From on or about October 9, 2012, to on or about December 10, 2012, within the District of Hawaii, and elsewhere, DAVID STEIDELL . . ., did willfully and unlawfully possess with intent to distribute a controlled substance, to include . . . BZP, a substance controlled under Schedule I, Title 21 of the United States Code, Section 812, and Title 21, Code of Federal Regulations, Section 1308.11(f)(2), in violation of Title 21, United States Code, Sections 841(a)(1) and 841(b)(1)(C).

Superseding Indictment, ECF No. 76 (emphasis in original).

         On May 20, 2014, Steidell pled guilty. See Tr. of Hr'g, May 20, 2014, ECF No. 122 [hereinafter Tr. of COP Hr'g]. At the plea hearing, Steidell acknowledged that he fully understood-and had consulted with Mr. Virtue regarding-the charges against him and stated his intention to plead guilty to Counts 1, 2, 3, and 5 of the Superseding Indictment. Tr. of COP Hr'g at 5-7, 15-16. As part of the plea colloquy, Steidell specifically confirmed his understanding that a guilty plea would require him to “waive [his] right not to incriminate [him]self” by “admitting to both the type of drug involved as well as [his] knowledge as to the type of drug involved at the time of each of the offenses that are set forth in the superseding indictment[.]”[2] Tr. of COP Hr'g at 10, 15 (explaining that this waiver of rights is intended to “establish a factual basis for” a guilty plea and to “get comfort that [Steidell] in fact committed the crimes” he would be pleading guilty to). At the Court's request, Assistant United States Attorney Chris A. Thomas then summarized the evidence that the Government had against Steidell on each of the four counts. Tr. of COP Hr'g at 16.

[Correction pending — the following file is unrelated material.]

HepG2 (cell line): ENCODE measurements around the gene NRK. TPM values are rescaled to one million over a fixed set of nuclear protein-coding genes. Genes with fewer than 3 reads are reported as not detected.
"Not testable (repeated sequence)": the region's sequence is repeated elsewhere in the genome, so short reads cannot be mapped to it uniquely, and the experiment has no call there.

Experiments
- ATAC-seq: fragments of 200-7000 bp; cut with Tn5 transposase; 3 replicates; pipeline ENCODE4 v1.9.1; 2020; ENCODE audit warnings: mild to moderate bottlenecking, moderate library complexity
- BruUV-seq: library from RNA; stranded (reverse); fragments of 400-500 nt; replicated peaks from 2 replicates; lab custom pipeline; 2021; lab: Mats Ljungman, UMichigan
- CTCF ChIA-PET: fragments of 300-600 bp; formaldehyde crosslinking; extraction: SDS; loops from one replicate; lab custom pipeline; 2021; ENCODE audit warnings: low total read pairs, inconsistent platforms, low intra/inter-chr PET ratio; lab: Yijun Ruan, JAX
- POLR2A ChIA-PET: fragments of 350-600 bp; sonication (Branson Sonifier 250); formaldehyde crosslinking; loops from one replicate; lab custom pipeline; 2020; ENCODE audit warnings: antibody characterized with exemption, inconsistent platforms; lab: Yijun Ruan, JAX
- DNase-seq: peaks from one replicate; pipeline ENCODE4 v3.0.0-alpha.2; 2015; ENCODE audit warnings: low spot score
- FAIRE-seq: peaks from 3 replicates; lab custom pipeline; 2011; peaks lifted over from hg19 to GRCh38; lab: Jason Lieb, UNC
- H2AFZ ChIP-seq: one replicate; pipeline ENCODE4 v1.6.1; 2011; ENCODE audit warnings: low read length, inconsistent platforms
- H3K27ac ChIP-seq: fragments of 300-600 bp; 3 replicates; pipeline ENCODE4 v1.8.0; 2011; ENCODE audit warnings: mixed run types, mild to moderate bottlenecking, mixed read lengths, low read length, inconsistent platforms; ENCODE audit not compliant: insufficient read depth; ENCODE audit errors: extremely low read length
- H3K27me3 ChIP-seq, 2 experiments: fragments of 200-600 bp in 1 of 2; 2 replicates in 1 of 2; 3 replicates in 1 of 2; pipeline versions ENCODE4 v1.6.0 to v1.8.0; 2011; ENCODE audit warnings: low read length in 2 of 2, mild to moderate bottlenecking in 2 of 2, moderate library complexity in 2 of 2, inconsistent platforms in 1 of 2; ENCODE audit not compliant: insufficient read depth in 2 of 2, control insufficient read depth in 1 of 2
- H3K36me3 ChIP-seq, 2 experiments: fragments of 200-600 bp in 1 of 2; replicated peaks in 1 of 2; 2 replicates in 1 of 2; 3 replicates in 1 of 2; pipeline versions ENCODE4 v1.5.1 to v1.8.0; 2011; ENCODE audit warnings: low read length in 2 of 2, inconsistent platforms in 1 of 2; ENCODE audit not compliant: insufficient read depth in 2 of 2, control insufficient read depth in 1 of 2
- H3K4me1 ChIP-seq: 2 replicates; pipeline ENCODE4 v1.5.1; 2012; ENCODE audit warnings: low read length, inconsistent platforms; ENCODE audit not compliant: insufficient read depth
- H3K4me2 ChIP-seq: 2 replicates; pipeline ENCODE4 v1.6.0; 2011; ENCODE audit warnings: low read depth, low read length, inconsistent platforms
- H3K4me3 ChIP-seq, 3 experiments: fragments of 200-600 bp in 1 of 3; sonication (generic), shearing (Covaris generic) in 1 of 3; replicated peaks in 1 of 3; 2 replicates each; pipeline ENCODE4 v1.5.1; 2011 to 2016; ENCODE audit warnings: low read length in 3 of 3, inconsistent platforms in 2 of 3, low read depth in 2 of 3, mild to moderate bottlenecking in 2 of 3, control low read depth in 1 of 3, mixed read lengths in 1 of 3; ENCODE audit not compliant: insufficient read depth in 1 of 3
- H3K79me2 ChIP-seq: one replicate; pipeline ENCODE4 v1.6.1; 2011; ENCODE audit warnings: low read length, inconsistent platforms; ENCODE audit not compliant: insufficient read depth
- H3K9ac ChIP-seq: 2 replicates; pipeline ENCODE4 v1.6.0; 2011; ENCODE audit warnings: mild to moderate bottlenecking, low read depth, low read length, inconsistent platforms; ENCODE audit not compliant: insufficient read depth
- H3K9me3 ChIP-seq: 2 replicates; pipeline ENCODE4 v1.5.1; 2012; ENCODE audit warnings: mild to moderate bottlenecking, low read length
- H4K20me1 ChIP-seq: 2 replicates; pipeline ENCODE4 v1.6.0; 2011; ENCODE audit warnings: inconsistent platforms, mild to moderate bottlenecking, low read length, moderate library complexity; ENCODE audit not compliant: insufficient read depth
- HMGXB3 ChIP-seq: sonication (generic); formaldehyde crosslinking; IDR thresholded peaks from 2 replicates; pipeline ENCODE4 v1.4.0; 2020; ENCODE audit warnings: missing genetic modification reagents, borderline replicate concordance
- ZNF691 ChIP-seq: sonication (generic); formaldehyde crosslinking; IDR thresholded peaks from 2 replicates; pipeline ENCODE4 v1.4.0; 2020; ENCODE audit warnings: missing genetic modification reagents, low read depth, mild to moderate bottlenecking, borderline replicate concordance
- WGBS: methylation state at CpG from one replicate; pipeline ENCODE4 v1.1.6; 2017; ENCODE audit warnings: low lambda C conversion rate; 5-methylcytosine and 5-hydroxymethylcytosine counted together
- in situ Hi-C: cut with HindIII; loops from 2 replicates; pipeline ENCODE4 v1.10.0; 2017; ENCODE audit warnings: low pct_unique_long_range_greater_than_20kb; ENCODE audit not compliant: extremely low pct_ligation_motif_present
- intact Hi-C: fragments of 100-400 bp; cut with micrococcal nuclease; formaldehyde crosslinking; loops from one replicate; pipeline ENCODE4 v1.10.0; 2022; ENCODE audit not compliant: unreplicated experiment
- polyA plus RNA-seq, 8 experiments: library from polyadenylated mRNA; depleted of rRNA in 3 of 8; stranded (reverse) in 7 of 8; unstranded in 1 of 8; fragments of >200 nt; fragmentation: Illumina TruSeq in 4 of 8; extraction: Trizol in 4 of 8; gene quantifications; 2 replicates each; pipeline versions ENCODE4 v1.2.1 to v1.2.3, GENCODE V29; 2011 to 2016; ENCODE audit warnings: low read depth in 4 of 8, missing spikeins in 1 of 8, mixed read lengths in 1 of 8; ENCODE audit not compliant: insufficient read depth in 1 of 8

Steidell, who had earlier answered the Court's question-“Are you pleading guilty this morning because you are guilty?”-in the affirmative, also confirmed the facts underlying the alleged offenses. Tr. of COP Hr'g at 7, 20-29, ECF No. 122. His admissions included the factual basis for Count 5-i.e., that the “pills seized during the consent search of Mr. Steidell, Sr.'s storage locker on December 10, 2012” belonged to Steidell, were intended for distribution, were “submitted to laboratory testing, ” and were found to consist of “6, 642 tablets . . . [, ] 2, 569 [of which] contained the active drug ingredient of . . . BZP.” Tr. of COP Hr'g at 20- 21.

         After accepting Steidell's guilty plea (id. at 36-37), the Court scheduled a sentencing hearing for September 2014.

         11. Sentencing And Other Post-Sentencing Matters